Pratt Manhattan Gallery will present "Bright Future: New Designs in Glass," an exhibition of sculpture, tableware, and lighting designs by American and international artists and firms that explore issues of sustainability, the manipulation of light, and the contrast of ancient and modern influences in contemporary glass from February 10 through May 5 in New York.
The signature qualities of glass—its flexibility, clarity, complex cultural history and ability to magnify and direct light-—are all at play in the works exhibited.The exhibition, which is guest-curated by Sarah Archer, chief curator at the Philadelphia Art Alliance, will be celebrated with an opening reception on Thursday, February 9 from 6 to 8 PM. The exhibition and opening reception are free and open to the public.
Clockwise from left: Branching Bubble Light by Lindsey Adelman; Girtab by Giovanni Moretti for Carlo Moretti; Maure de Venise table by Liana Yaroslavsky; Litracon by Aron Losonczi; Mesh Vases by Werner Aisslinger & CIAV Meisenthal; Basket Chandelier by Marco Dessi for J. & L. Lobmeyr; Z Table by Tom Patti (B.I.D. '67 and M.I.D. '69); and Plumen 001 energy-saving bulb by Samuel Wilkinson for Hulger. Photos by Andrew Penketh.
"Bright Future" is timed to coincide with the 50th anniversary of the development of studio art glass in America. To celebrate this milestone and recognize the many talented glass artists in this country, more than 160 glass demonstrations, lectures, and exhibitions will take place in museums, galleries, art centers, universities, organizations, festivals, and other venues across the United States throughout 2012.
"Recent innovations have made it possible for glass to look and behave in unexpected ways," said Archer. "Each object in 'Bright Future' was selected because it demonstrates either a recent development in glass technology or a new twist on a recognizable and ancient technique such as casting or glassblowing. The exhibition will inspire viewers to look twice at an ancient material whose second life is still unfolding," she added.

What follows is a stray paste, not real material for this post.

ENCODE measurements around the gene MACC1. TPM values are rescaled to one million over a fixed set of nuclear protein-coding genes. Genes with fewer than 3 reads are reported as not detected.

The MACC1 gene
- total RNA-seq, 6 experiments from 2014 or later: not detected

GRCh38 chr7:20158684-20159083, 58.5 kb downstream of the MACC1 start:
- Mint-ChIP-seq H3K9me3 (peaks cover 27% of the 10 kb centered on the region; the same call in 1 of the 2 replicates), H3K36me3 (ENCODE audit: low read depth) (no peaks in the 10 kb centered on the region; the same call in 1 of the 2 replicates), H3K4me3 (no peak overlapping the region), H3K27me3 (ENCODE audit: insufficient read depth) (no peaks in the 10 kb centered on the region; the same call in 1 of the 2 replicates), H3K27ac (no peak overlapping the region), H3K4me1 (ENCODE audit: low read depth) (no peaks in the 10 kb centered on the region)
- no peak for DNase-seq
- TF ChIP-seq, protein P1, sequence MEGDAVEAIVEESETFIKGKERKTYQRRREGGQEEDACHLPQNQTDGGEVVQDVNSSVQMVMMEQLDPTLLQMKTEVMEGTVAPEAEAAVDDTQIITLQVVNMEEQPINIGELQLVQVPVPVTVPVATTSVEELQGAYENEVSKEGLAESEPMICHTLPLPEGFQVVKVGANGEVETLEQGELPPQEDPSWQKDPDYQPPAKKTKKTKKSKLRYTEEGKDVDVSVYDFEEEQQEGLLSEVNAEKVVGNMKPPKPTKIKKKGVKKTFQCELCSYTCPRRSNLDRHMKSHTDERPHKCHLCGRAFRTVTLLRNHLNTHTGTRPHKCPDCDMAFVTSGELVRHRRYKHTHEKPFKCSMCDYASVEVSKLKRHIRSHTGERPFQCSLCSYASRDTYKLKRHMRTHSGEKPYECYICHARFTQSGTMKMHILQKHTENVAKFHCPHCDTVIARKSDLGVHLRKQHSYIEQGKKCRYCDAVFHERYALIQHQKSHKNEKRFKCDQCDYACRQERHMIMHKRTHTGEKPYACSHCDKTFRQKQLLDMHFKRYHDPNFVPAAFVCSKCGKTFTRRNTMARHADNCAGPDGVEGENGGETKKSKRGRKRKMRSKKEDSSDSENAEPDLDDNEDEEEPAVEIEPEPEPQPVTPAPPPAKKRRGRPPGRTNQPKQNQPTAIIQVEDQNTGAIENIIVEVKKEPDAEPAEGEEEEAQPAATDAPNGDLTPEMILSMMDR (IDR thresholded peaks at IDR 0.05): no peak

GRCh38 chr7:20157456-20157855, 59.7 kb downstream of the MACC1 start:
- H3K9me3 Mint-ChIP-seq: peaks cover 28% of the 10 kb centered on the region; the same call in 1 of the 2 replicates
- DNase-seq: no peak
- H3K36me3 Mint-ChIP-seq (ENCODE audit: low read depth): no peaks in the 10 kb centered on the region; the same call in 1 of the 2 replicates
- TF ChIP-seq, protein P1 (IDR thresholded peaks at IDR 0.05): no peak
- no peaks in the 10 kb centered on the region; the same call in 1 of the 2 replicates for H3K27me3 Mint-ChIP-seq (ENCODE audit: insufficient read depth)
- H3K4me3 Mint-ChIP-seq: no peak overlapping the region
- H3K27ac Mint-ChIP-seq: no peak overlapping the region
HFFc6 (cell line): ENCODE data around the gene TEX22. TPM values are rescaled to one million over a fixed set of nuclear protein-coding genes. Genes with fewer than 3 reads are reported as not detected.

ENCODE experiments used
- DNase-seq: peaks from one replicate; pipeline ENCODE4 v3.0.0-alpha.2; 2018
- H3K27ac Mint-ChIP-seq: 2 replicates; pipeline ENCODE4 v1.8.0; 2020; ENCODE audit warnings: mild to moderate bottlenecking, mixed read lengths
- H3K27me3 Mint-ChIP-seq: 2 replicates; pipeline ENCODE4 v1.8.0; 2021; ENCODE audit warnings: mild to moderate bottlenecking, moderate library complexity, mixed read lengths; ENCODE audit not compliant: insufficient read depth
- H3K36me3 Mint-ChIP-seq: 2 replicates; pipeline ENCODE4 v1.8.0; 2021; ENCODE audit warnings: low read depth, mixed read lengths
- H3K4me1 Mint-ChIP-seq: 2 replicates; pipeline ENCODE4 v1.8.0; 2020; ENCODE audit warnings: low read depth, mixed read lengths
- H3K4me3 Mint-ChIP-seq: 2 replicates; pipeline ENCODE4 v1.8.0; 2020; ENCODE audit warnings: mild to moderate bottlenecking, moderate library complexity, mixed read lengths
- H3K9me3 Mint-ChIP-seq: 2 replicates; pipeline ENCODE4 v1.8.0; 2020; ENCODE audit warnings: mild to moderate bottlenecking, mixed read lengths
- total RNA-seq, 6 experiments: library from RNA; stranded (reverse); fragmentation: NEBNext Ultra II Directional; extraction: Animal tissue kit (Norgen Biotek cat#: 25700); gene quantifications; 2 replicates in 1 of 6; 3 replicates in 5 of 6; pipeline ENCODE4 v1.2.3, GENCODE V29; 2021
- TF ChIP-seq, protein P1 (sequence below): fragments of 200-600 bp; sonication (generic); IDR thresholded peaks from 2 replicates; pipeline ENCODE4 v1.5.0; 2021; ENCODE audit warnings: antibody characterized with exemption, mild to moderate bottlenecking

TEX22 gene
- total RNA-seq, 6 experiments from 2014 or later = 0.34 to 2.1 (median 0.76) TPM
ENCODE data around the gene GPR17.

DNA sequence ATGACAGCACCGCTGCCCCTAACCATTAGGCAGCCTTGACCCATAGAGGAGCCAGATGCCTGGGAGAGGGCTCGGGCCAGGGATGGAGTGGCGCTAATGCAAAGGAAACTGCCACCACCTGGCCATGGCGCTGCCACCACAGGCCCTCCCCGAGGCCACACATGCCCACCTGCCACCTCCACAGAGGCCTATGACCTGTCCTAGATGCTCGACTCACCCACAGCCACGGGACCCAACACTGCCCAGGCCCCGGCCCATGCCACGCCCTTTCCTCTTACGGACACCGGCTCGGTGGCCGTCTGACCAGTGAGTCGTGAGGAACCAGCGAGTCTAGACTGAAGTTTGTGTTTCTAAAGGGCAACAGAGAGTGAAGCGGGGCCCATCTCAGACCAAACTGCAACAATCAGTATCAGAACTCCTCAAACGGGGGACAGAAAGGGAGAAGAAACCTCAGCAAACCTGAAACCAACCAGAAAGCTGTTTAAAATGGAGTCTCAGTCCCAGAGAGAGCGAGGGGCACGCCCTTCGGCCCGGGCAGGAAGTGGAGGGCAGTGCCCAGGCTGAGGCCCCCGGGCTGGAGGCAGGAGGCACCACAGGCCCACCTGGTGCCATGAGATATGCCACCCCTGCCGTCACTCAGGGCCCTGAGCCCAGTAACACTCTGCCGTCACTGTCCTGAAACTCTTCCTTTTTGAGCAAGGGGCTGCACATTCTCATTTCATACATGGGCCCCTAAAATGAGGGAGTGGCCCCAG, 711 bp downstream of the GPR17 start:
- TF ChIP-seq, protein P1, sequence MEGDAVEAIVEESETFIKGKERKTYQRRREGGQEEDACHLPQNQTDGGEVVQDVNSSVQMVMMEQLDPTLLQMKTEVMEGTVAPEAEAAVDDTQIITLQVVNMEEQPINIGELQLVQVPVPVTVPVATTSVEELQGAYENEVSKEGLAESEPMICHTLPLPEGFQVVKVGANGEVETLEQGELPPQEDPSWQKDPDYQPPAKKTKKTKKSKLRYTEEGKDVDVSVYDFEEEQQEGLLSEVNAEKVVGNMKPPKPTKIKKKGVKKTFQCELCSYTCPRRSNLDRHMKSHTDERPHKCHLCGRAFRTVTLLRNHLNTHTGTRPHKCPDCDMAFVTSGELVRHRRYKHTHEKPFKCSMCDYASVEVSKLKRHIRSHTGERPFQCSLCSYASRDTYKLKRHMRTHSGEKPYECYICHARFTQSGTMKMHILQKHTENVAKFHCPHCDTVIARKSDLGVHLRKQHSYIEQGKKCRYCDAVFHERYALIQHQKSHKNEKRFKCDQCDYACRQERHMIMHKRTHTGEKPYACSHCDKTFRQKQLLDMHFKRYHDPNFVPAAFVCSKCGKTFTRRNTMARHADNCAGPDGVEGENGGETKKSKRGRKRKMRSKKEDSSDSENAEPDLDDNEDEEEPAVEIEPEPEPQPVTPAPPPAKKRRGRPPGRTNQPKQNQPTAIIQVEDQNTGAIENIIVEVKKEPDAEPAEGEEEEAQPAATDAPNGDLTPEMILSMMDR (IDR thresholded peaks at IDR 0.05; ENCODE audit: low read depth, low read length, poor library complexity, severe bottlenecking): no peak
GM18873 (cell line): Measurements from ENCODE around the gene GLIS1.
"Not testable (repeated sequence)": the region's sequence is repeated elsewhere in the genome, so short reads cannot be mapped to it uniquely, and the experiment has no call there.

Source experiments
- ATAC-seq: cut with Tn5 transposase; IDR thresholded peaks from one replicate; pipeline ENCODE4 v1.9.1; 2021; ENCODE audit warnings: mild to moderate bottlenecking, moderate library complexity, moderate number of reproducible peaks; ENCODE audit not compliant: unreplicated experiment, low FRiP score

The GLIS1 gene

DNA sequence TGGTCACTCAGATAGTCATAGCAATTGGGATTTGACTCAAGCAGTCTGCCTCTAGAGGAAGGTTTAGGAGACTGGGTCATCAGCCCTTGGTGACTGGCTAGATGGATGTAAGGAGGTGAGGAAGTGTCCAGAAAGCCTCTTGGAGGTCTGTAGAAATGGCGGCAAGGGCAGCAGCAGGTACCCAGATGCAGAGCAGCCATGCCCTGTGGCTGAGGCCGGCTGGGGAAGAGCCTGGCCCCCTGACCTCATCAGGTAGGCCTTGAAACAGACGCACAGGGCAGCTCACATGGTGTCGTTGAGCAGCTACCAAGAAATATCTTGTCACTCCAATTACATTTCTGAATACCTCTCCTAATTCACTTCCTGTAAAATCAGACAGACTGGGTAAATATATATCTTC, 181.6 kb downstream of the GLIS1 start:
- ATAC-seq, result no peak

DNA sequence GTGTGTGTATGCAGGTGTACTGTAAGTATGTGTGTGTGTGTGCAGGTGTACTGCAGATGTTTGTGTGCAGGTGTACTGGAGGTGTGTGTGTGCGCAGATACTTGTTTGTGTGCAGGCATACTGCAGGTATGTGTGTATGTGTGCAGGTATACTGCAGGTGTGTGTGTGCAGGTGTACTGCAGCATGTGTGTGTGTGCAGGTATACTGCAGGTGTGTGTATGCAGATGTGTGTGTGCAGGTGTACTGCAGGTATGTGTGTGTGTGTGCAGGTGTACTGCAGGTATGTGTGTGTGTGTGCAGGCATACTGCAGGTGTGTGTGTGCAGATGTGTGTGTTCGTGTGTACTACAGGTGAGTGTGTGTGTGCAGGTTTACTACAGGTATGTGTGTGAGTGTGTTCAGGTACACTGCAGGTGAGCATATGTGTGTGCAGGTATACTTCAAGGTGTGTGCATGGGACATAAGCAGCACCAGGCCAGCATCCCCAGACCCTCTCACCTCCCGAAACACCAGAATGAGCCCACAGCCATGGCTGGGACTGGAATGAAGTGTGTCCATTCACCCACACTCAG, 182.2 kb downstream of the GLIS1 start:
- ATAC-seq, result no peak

Combining a traditional technique with a high-tech material, Werner Aislinger's Mesh Vases are created by blowing glass into a heat-resistant fiber mesh, leaving a distinctive pattern on the surface of the glass. New materials such as Litracon (concrete that is made transparent with the addition of glass), the touch-sensitive face of the iPhone, or the heat-sensitive and "switchable" glass that changes color or opacity when touched or turned on and off present designers and architects with intriguing solutions to design challenges and allow them to avoid the use of plastics or other unsustainable supplies.
Pratt Industrial Design alumnus Tom Patti (B.I.D. '67 and M.I.D. '69), Alison Berger, and Helen Lee harness the unique ability of glass to direct and amplify light, according to Archer. Their installations invite viewers to experience a real-time optical effect that cannot be replicated in a photograph. James Carpenter's plans for the proposed Moynihan Station in Manhattan demonstrate the use of glass as an architectural element capable of creating "light interactions" in interior public spaces.
Several of the designers featured in the exhibition mine glass's rich history and reinterpret the elaborate aesthetic of 17th- and 18th-century European glass. Liana Yaroslavsky's Maure de Venise coffee table encases a deep purple chandelier based on a fixture by Seguso inside a sleek, minimalist plexiglass shell. Similarly, Ingo Maurer's Luester light glows with 287 white LEDs arranged in the shape of a multi-tiered chandelier and sandwiched between two flat pieces of glass.
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